Pandas 2.0 offers extended support for more methods, containers, and data types. For instance, it provides additional custom accessors like pandas.api.extensions.register_dataframe_accessor(), pandas.api.extensions.register_series_accessor(), and pandas.api.extensions.register_index_accessor() to add “namespaces” to pandas objects.
Moreover, libraries can now define custom arrays and data types using pandas.api.extensions.ExtensionDtype that will be handled properly and not cast to another n-dimensional array of objects. ExtensionDtype works similarly to numpy.dtype, i.e., it simply describes the data type.
New Data Manipulation Functions
Many new data manipulations have been added in the Pandas 2.0 version. Data manipulation functions help in preparing raw data according to the requirement. It may include removing discrepancies like “Null”/”NA” values, additional rows/columns, etc. It can also mean reshaping or modifying the data to make it an efficient input for the model. Some of these are:
- melt(frame[id_vars, value_vars, var_name, …]) – unpivots a DataFrame by changing the wide format to a long format.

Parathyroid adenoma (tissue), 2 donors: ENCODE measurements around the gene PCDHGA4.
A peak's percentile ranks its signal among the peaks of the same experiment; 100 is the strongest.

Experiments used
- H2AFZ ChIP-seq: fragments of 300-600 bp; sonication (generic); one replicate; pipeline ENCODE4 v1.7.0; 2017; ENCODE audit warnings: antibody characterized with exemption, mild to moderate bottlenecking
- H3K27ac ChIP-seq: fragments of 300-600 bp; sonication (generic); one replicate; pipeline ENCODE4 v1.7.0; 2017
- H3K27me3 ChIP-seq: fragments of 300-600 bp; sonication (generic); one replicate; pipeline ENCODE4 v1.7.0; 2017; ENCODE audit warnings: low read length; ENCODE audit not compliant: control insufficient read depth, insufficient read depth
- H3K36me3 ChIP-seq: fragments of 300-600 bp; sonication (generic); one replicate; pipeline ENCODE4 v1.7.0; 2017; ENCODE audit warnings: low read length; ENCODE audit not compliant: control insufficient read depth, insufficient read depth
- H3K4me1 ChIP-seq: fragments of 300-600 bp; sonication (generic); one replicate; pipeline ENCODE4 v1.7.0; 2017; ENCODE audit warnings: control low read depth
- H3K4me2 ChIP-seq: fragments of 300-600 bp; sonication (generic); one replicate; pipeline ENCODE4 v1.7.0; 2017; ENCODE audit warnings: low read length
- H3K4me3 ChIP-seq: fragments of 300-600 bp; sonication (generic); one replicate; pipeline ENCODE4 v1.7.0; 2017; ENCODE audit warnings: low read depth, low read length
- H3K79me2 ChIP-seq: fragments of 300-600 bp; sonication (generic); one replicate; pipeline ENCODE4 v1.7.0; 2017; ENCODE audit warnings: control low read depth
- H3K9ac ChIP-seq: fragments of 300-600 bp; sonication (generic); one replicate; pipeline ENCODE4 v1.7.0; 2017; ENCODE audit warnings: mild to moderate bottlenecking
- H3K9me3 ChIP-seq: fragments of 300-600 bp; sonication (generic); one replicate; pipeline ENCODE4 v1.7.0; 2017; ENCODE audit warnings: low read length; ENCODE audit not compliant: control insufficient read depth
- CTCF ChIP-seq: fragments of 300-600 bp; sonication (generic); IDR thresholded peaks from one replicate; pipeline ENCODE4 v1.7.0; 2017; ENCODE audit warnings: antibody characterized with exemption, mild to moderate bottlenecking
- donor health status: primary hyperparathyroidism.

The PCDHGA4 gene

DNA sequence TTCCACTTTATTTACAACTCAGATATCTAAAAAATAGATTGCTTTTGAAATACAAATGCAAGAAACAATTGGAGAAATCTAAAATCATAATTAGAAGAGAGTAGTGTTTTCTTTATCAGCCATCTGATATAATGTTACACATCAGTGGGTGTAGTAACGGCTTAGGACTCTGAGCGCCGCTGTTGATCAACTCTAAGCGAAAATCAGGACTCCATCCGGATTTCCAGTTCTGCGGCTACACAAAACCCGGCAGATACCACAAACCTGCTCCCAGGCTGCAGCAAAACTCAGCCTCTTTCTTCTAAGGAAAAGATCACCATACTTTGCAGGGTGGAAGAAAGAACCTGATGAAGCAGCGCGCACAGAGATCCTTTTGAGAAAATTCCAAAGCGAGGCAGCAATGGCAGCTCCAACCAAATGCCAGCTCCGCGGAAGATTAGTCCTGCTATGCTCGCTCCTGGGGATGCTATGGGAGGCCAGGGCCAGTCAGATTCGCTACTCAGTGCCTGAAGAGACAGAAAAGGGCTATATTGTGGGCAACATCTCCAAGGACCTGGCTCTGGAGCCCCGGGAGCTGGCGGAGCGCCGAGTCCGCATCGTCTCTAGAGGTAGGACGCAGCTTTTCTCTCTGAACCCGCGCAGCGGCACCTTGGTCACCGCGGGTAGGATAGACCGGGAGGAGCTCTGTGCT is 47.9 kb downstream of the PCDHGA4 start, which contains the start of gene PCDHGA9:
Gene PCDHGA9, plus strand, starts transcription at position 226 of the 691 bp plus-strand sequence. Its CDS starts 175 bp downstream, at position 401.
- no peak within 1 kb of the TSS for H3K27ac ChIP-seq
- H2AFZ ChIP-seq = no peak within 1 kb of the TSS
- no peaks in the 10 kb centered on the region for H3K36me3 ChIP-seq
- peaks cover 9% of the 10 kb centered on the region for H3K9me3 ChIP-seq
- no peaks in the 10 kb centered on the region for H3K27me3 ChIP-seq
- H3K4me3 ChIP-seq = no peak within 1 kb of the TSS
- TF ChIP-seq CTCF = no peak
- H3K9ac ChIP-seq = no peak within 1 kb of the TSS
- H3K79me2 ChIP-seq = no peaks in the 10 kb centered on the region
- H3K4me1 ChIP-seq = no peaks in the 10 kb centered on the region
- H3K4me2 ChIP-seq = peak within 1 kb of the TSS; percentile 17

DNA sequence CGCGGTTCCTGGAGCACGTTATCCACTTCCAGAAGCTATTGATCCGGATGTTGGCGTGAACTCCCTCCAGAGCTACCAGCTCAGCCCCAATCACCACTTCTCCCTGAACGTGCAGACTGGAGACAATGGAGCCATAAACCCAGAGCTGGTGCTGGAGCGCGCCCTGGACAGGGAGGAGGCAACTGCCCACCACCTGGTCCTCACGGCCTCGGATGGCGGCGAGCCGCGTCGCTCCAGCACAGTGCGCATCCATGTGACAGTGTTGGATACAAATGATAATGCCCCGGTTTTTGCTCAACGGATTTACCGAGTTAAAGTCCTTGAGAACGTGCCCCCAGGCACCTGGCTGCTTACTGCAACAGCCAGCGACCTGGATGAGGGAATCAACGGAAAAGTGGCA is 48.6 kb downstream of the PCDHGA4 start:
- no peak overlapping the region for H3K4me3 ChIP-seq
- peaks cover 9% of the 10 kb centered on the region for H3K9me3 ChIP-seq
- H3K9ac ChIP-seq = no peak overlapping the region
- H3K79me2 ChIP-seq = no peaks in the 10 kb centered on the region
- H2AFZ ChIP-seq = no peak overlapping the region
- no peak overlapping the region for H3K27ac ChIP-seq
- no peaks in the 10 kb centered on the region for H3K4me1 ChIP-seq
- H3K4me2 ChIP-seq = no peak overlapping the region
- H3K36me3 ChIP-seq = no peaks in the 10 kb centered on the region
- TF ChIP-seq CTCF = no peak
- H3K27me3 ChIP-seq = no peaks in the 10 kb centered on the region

- pivot(data, *, columns[index, values]) – returns a reshaped DataFrame organized by the index/values parameters.
- pivot_table(data[values, index, columns, …]) – creates a spreadsheet-style DataFrame.
- crosstab(index, columns[values, rownames, …]) – calculates a straightforward cross-tabulation of multiple factors.
Head over to Pandas 2.0 documentation page to see more data manipulation functions that have been added in the upgrade.
Upgrading to Pandas 2.0
System Requirements and Compatibility
To work with Pandas 2.0, you need to have Python 3.7, 3.8, 3.9, 3.10, and 3.11 or later installed on your computer. It also requires a few other libraries like NumPy and SciPy and has optional dependencies on Matplotlib.
Steps to Upgrade from Previous Versions
If you are installing it for the first time, you can use Anaconda/Miniconda.
Download Anaconda from here, and complete the installation process.
You will have all the key libraries installed.
Python installation can also be done using Conda to install packages for data analytics and scientific computing. Find the Conda installer here.
After installation, use the following commands.